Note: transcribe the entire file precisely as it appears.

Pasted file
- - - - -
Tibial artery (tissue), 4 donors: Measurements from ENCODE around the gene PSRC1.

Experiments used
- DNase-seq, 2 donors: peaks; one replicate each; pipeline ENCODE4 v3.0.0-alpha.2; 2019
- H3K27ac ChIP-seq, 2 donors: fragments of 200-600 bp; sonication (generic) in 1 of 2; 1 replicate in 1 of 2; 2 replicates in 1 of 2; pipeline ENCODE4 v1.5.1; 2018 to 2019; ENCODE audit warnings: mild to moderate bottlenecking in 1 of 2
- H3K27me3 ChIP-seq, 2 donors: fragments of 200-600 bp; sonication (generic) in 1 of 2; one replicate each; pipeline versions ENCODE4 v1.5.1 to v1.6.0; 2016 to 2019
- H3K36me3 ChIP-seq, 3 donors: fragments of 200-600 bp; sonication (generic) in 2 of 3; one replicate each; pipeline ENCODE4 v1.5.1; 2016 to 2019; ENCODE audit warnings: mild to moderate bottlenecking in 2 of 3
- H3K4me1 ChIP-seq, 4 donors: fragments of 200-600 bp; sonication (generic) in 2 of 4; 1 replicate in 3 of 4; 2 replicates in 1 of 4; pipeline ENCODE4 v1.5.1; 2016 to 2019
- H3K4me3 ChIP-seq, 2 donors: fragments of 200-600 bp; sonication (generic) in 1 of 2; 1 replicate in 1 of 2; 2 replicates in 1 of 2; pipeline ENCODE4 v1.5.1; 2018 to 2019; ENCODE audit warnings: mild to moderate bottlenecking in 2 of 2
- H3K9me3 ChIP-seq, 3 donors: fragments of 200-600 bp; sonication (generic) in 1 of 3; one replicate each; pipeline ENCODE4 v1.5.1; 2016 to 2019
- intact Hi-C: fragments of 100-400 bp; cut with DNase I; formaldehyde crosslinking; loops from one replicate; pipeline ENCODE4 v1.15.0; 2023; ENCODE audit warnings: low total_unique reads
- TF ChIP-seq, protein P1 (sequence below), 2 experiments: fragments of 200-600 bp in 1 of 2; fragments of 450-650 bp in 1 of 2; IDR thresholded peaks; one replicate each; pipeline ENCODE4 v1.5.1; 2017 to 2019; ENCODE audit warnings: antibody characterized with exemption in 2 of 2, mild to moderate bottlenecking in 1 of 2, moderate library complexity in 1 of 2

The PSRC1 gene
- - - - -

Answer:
Tibial artery (tissue), 4 donors: Measurements from ENCODE around the gene PSRC1.

Experiments used
- DNase-seq, 2 donors: peaks; one replicate each; pipeline ENCODE4 v3.0.0-alpha.2; 2019
- H3K27ac ChIP-seq, 2 donors: fragments of 200-600 bp; sonication (generic) in 1 of 2; 1 replicate in 1 of 2; 2 replicates in 1 of 2; pipeline ENCODE4 v1.5.1; 2018 to 2019; ENCODE audit warnings: mild to moderate bottlenecking in 1 of 2
- H3K27me3 ChIP-seq, 2 donors: fragments of 200-600 bp; sonication (generic) in 1 of 2; one replicate each; pipeline versions ENCODE4 v1.5.1 to v1.6.0; 2016 to 2019
- H3K36me3 ChIP-seq, 3 donors: fragments of 200-600 bp; sonication (generic) in 2 of 3; one replicate each; pipeline ENCODE4 v1.5.1; 2016 to 2019; ENCODE audit warnings: mild to moderate bottlenecking in 2 of 3
- H3K4me1 ChIP-seq, 4 donors: fragments of 200-600 bp; sonication (generic) in 2 of 4; 1 replicate in 3 of 4; 2 replicates in 1 of 4; pipeline ENCODE4 v1.5.1; 2016 to 2019
- H3K4me3 ChIP-seq, 2 donors: fragments of 200-600 bp; sonication (generic) in 1 of 2; 1 replicate in 1 of 2; 2 replicates in 1 of 2; pipeline ENCODE4 v1.5.1; 2018 to 2019; ENCODE audit warnings: mild to moderate bottlenecking in 2 of 2
- H3K9me3 ChIP-seq, 3 donors: fragments of 200-600 bp; sonication (generic) in 1 of 3; one replicate each; pipeline ENCODE4 v1.5.1; 2016 to 2019
- intact Hi-C: fragments of 100-400 bp; cut with DNase I; formaldehyde crosslinking; loops from one replicate; pipeline ENCODE4 v1.15.0; 2023; ENCODE audit warnings: low total_unique reads
- TF ChIP-seq, protein P1 (sequence below), 2 experiments: fragments of 200-600 bp in 1 of 2; fragments of 450-650 bp in 1 of 2; IDR thresholded peaks; one replicate each; pipeline ENCODE4 v1.5.1; 2017 to 2019; ENCODE audit warnings: antibody characterized with exemption in 2 of 2, mild to moderate bottlenecking in 1 of 2, moderate library complexity in 1 of 2

The PSRC1 gene